Do you find it difficult to get to sleep? Are you waking up frequently during the night? Is it affecting your work?

Insomnia is a chronic condition that affects its sufferers both on a mental and physical level. It often comes with a range of other symptoms, which are secondary or as a result of the insufficient rest. All these symptoms and the pattern of the insomnia itself give vital clues to the practitioner to uncover your individual diagnosis and treatment plan.

Whether your insomnia stems from a lifestyle pattern or eating habits, emotional factors or trauma, together we can work towards a solution. Acupuncture has a calming and soothing effect, by relieving muscle tension and stress. Various points on the body have the specific function of promoting sleep and relaxation, which is the first step towards a good night’s rest.

In combination with targeted questioning, I will diagnose you using your pulse and tongue and then formulate an individualised treatment strategy to meet your needs. The line of questioning usually involves analysing your insomnia pattern, i.e. do you have problems falling asleep or do you wake up at night? What happens when you wake up at night (do you get night sweats, palpitations, feel hot/cold, need the toilet etc). Once I have an idea, I will then expand my questioning to your general health and wellbeing, symptoms you may experience during the day and so on.

In the presence of chronic sleeping problems there is often a pattern of tension in the body that builds up and maintains the vicious circle. As an example of this, many people who suffer from sleeping problems due to stress and anxiety in particular, tend to clench their jaw or grind their teeth at night, causing tension in the jaw, base of the scull, neck and shoulders, as well as around the clavicle. The knock on effect tends to be headaches, blocked ears, or tightness and discomfort.

Acupuncture helps break this pattern, facilitating deeper relaxation, and therefore better sleep. Because of the tendency of the muscles to tense up again, it’s does take time to break the cycle, but short term effects can be noted within the first 1-3 treatments.

Self help advice

Diet can be an important factor in quality of sleep. If you have problems with sleep, avoid eating hot/spicy food, and eating late at night. Alcohol and caffeine can also disrupt natural sleeping patterns so should be avoided or reduced.

There are a variety of foods that are beneficial in promoting a good night’s rest. Foods high in tryptophan are particularly beneficial. Tryptophan is an amino acid used to promote the manufacture of serotonin in the body. As carbohydrates are a natural relaxant, the combination of the two is said to be particularly successful (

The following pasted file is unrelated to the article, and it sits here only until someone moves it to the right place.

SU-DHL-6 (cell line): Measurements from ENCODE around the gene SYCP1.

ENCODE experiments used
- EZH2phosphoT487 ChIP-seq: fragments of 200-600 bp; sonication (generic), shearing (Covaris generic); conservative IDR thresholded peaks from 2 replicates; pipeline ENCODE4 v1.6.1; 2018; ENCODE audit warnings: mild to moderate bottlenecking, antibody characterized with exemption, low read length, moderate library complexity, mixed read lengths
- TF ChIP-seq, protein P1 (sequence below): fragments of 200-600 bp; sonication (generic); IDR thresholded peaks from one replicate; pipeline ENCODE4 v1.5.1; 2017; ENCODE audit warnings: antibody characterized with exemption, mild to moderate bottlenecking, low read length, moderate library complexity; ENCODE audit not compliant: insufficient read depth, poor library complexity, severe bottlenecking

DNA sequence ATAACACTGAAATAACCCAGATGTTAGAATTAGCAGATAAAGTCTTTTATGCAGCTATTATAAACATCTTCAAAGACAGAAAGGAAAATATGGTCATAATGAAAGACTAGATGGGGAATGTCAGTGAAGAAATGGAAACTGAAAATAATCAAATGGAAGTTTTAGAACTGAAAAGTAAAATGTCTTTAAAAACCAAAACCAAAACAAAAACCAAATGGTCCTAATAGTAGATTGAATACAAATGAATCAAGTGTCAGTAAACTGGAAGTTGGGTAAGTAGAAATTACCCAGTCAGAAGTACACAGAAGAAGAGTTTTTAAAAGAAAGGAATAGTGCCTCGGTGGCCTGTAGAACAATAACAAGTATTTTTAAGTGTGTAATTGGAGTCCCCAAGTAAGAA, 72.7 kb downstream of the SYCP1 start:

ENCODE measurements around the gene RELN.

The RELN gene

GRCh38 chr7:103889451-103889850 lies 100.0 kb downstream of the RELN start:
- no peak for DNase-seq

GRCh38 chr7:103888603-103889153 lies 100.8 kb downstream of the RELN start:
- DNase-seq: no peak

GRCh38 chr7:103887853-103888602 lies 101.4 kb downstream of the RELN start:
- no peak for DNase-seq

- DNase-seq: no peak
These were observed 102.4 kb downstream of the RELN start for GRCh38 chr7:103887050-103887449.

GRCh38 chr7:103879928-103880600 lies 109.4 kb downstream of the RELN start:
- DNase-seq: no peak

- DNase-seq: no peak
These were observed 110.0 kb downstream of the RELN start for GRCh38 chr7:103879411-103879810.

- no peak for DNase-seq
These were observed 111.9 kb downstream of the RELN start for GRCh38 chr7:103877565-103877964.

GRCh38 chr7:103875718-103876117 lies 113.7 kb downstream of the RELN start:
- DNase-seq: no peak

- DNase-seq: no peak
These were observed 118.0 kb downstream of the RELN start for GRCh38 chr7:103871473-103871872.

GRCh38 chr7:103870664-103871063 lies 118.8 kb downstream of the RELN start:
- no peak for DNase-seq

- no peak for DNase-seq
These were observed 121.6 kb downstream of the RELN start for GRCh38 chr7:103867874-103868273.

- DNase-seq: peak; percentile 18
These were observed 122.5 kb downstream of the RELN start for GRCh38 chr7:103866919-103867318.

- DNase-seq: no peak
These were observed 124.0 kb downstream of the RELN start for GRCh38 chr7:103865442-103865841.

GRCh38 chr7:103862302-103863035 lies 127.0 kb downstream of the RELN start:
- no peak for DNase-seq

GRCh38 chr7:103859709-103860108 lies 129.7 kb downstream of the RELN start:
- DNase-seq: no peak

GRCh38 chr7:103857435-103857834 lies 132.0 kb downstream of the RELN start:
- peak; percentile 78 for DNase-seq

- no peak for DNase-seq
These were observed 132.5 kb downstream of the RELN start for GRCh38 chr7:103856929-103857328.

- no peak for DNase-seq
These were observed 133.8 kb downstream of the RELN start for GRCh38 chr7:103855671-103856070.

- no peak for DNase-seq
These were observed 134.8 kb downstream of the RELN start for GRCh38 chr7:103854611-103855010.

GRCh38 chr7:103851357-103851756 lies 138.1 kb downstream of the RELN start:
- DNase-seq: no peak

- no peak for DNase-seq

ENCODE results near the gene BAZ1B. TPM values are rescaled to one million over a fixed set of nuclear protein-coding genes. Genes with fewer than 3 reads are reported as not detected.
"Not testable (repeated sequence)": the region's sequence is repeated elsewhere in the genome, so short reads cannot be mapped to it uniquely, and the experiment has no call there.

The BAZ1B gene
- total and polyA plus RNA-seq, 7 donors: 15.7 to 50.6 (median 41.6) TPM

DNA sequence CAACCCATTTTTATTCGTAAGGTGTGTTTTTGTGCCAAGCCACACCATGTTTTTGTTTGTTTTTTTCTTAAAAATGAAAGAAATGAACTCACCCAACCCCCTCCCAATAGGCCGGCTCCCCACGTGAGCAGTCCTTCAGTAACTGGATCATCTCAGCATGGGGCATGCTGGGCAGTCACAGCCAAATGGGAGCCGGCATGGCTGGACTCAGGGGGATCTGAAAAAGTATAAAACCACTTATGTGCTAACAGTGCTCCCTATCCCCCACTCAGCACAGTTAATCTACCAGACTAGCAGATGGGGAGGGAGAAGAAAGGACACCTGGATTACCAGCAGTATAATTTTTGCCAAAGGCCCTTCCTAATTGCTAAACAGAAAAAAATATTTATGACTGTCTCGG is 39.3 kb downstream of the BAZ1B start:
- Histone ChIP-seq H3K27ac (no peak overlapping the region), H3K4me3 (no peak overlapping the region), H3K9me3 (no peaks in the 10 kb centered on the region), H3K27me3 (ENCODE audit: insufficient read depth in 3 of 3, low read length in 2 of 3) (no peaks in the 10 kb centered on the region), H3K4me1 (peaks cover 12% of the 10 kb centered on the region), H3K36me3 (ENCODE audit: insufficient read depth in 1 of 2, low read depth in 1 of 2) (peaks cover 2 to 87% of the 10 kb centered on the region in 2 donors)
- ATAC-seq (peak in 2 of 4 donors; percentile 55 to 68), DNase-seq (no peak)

Healthy foods that are naturally rich in tryptophan include:

St. John’s wort, quinoa, spirulina (ref?), whole grains, including rice, beans, lentils, chickpeas, nuts, eggs, sunflower and sesame seeds, miso, raw dairy products and unsweetened soy milk. Some of the above are also classified as healthy carbohydrates so all you need is a bit of creativity in mixing these up for a delicious evening snack or light meal.

Relaxation techniques – there should be something out there to suit everyone. The most simple, and one I often recommend to my clients, is lying in bed for 5 mins, being aware of any tension in the body, making yourself as comfortable as possible. Place your hands on your abdomen, and take deep breaths (be careful not to force it). Your abdomen should rise and fall with your breath.

Another wonderful technique involves a similar awareness of the body. Lie in bed, get comfortable. Put your focus on each body part, starting with your toes. Tense your toes up, and then relax them, do the same with the ankles, calves/shins and so on travelling all the way up your body. This will take your mind off any issues and bring you into the here and now.

The most important thing to remember here is that you have to keep this going for a few days/weeks before experiencing the full benefit. Repeating the same behavior every night is embedding a new muscle memory, and it will take you less and less time to achieve deep relaxation.

Gentle stretching – trying to eliminate areas of tension is a great way to achieve relaxation. If you have a pre-existing problem that you think could get aggravated by doing this, please consult with your GP or physiotherapist.

We mustn’t forget that sleep is a very complex science, and other treatments may be necessary, such as therapy or counseling, review of medication (certain medication can cause nightmares – beta blockers, anti-hypertensives, and anti-depressants to name a few). It may be useful to consult your GP, if you feel there is cause for concern, or your lack of sleep prevents you from leading a relatively normal life.

Please contact me to discuss your case or to book an appointment.